I'm still new to Azure and am looking at setting up a SQL Server. I want to use premium storage except I don't need 1TB of space. The databases themselves are relatively small and I can put backups on an HDD if necessary.

The 1TB puts me at the P30 pricing ($164/mo) when I really only need P10 ($24/mo).

I tried clicking on SQL Server settings and selecting "Storage configuration", but the sliders are already all the way to the left and won't let me put in anything less than 5000 for IOPS, 96MBps for Throughput or 1TB for storage. (This is on a DS2 v2 VM)


Is there an easy/recommended way to do what I want? An extra $24/mo for an SSD isn't a big deal even if it's not strictly necessary, but $164/mo is a bit too much.

So far I've looked at resizing the disk through the API, but it seems like you can only increase the size of a disk and not reduce it. I've also looked at just creating another disk, attaching it, moving all the SQL stuff to the new drive and removing the old one, but would I lose any of the storage optimization stuff that's mentioned in the setup tooltip?

  • 2
    I'm not sure if it's a recent bug or they did it by design. Never been this way. You should open a ticket with support just to make sure. – Bruno Faria Aug 2 '16 at 23:51
  • Are you deploying this out of the market place? – CtrlDot Aug 3 '16 at 3:05
  • @CtrlDot, yes I am. – Brandon Aug 3 '16 at 15:01
  • @BrunoFaria, thanks for the suggestion but unfortunately I'm not sure how to do that. If there is an option to contact support without paying $40/mo on a 6 month commitment, I'm not seeing it. – Brandon Aug 3 '16 at 15:02
  • Contact billing or anything related. They will support you on this case. It's not a technical problem. – Bruno Faria Aug 3 '16 at 15:05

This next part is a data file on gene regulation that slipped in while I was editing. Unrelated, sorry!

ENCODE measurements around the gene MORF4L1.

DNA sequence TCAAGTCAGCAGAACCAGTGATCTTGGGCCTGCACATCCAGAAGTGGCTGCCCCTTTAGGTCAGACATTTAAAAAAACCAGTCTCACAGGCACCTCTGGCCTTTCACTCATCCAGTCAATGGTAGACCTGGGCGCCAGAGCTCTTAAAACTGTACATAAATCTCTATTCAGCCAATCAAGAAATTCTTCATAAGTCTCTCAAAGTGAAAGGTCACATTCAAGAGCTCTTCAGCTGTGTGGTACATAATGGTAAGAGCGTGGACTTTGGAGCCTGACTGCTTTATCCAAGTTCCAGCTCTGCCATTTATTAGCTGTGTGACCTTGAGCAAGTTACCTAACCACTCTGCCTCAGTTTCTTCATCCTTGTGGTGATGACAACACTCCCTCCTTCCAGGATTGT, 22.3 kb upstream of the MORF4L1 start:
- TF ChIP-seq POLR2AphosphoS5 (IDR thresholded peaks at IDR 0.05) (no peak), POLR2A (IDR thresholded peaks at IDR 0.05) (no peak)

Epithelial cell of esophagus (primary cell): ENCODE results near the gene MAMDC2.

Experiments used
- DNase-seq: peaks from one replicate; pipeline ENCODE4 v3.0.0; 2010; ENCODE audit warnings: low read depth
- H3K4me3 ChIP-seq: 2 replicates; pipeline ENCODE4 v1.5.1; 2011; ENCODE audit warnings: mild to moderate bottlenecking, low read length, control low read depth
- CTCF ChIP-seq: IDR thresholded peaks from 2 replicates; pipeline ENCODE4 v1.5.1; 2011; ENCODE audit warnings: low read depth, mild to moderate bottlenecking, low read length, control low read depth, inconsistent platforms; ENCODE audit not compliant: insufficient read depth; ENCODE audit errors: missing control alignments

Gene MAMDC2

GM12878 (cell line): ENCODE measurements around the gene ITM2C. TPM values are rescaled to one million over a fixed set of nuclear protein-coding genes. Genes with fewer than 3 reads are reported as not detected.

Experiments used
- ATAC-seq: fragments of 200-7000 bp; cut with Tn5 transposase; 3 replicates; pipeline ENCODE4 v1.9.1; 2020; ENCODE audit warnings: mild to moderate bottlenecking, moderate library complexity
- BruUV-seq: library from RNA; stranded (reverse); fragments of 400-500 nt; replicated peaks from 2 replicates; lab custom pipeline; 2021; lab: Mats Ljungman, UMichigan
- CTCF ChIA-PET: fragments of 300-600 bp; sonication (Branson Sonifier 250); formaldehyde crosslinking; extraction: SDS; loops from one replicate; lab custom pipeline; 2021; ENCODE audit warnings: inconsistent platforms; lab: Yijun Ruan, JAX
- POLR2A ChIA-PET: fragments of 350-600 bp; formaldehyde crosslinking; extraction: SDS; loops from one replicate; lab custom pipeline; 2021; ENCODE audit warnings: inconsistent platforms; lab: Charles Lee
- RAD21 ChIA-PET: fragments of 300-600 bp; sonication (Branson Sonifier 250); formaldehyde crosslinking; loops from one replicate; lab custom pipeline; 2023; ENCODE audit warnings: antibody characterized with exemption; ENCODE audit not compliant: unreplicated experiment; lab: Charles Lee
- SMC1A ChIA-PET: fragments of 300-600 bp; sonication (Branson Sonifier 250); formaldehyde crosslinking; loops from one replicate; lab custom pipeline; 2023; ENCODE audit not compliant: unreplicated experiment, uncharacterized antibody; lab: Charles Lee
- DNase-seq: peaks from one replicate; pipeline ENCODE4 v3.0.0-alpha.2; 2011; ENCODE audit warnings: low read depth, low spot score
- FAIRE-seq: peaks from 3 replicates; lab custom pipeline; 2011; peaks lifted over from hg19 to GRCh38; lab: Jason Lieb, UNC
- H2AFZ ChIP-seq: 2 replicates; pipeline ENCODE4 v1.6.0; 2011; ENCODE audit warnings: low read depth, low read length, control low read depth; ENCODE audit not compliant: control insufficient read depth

I talked to Azure support and walked through the creation of the VM over a remote session. They eventually confirmed that this is the intentional design.

If you want to deploy a SQL Server with premium storage then you're getting (and paying for) a P30. Their reasoning for this was the performance and optimization benefits.

Edit: I opened another ticket directly with the SQL Support team and they were able to provide this walkthrough on accomplishing what we had asked for:

At provision time the GUI does not allow for any premium disk less than the current P30 equivalent when using gallery images of VMs running SQL Server. This isn’t entirely surprising given that the official recommendation is to use 2 or more P30 disks (https://azure.microsoft.com/en-us/documentation/articles/virtual-machines-windows-sql-performance/). However, it is possible to work around this GUI design by changing the disk configuration post-deployment. The best part about this is that it can be done on-the-fly with the VM running. I’ll walk you through the how-to and configuration of the StorageSpaces for a StorageSpace with just a couple of disks.